Social Networking

What Lies Beneath Facebook’s Sudden Embrace of Government Regulation

United States Capitol building in Washington, D.C.

Facebook CEO Mark Zuckerberg called for greater government oversight and even regulation of the Internet in an op-ed piece published last weekend in The Washington Post. Zuckerberg, who famously built the social network by playing by his own rules, said it was time for government and regulators around the world to step up and help rein in the Internet.

The main point was to regulate what he called “harmful content.” Only by updating the rules for the Internet will it be possible to preserve what is best about it, Zuckerberg argued — including allowing people to express themselves freely and allowing entrepreneurs to build new things.

Regulation will protect society from broader harm, he maintained.

4 Areas of Regulation

Zuckerberg targeted four areas for increased government regulation: harmful content, election integrity, privacy, and data portability.

With respect to harmful content, Zuckerberg’s remarks suggest that he does not believe social media companies should be responsible for differentiating between valid “free speech” and “dangerous speech.”

Instead, regulators should determine what might count as terrorist propaganda or hate speech, and Internet companies should be held accountable for enforcing the standards they set, he proposed.

Some lawmakers already have complained that Facebook has too much power to judge what actually is harmful content, Zuckerberg pointed out.

He also called for legislation that would provide greater protection for elections. Facebook has already made changes to the processes of purchasing political ads, including the creation of a searchable archive that shows who actually paid for any such advertisement on its network.

Regarding the issues of privacy and data protection, Zuckerberg said that citizens across the world have called for a comprehensive privacy regulation that would align with the European Union’s GeneralData Protection Regulation (GDPR), and he added that it would be good for the Internet if more countries adopted such regulations.

Zuckerberg also wrote that any regulation of the Internet should guarantee a principle of data portability so that if data is shared with one service, it should be possible to move it to another. This would give individuals choices while enabling developers to innovate and compete.

About-Face for Facebook

The timing of Zuckerberg’s “manifesto” is notable, as U.S.federal prosecutors have begun an investigation into Facebook’spractices involving the sharing of data with other large tech companies. European officials also have been putting the company under the microscope for alleged data-sharing misdeeds.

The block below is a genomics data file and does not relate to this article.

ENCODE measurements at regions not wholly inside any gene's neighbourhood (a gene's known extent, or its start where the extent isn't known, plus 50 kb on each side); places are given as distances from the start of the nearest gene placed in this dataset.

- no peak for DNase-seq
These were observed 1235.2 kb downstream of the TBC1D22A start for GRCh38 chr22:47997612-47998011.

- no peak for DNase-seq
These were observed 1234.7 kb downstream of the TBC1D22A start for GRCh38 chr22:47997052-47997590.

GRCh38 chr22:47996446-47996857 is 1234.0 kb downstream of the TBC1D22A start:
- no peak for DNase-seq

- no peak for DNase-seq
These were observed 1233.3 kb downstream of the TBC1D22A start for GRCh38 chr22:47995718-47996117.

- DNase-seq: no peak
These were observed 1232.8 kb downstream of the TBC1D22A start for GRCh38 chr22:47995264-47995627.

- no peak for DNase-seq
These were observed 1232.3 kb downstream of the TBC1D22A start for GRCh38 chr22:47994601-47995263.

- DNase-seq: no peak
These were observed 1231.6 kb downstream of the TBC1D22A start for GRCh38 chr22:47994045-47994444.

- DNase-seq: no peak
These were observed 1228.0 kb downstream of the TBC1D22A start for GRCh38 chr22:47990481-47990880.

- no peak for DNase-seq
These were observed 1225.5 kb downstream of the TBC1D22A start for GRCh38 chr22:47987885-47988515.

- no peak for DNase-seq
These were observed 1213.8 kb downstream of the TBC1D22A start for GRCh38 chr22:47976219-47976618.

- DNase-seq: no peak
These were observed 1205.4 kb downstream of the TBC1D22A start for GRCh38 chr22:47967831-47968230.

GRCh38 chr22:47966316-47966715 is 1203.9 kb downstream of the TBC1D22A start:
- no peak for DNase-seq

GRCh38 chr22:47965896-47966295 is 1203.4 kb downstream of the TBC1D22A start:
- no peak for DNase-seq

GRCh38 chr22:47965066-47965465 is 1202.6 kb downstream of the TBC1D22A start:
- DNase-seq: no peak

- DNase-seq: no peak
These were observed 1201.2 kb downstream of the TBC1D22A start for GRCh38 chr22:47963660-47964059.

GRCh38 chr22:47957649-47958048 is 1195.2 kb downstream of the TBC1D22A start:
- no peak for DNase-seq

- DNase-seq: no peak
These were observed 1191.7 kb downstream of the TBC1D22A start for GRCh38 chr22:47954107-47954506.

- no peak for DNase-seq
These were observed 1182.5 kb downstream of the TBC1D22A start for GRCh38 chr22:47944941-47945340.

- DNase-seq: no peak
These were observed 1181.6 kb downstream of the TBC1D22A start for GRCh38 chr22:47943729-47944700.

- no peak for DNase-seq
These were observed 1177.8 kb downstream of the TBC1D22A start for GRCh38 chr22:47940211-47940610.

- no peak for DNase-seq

Facebook already faces a multibillion-dollar fine by the U.S. Federal Trade Commission, and it has been negotiating a potential settlement to end the FTC’s year-old privacy investigation. That probe was triggered by revelations that the company allowed the personal information of 87 million users to be used by political data firm Cambridge Analytica.

It isn’t just fines looming over Facebook, however, as the FTC could seek changes to the company’s behavior, including how it collects and handles data. Member data is used in Facebook’sadvertising-driven business, so it’s plausible that Zuckerberg’s calls for regulation might be less about saving the Internet and more about preserving his company’s lucrative business model.

Need for Regulation

Whatever the rationale for Zuckerberg’s about-face on regulation, it is overdue by some accounts.

“I’m happy to see that there’s acknowledgment around the need for regulation on Mr. Zuckerberg’s part,” said Josh Crandall, principal analyst at Netpop Research.

“Facebook has controlled the ‘dialogue’ on the limits of privacy for about a decade,” he told TechNewsWorld.

“Needless to say, the company hasn’t done a very good job of it on its own; the public and private sector need to define appropriate legislation in partnership, to balance the scales for users and Internet platforms,” added Crandall.

It is also about time that some Internet giants, including Facebook, be required to play by a basic rule book — one that regulates how companies can compete on similar footing in the U.S. and even in global markets, he suggested.

The question is, what should such regulation include?

“Stronger privacy and data use clauses are one area that could be improved,” Crandall said. “Another would be to force platforms to adopt open standards and protocols for commonly used services like identity and geo — e.g., maps — that would be managed by a public organization and funded by the platforms.”

Smoke and Mirrors?

Zuckerberg’s credo could be no more than lip service to regulators. How often is it that an industry leader suggests the regulations that government should institute? This could be a case of offering only what one is willing to give up.

The call to ‘save the Internet’ is a smoke screen, suggested social media consultant Lon Safko.

“Zuckerberg knew full well that his business model was based on selling our personal information and especially our behaviors,” he told TechNewsWorld. “All the talk about apologizing for not catching his privacy issues and ‘we’ll fix that’ is nonsense — it was their business model.”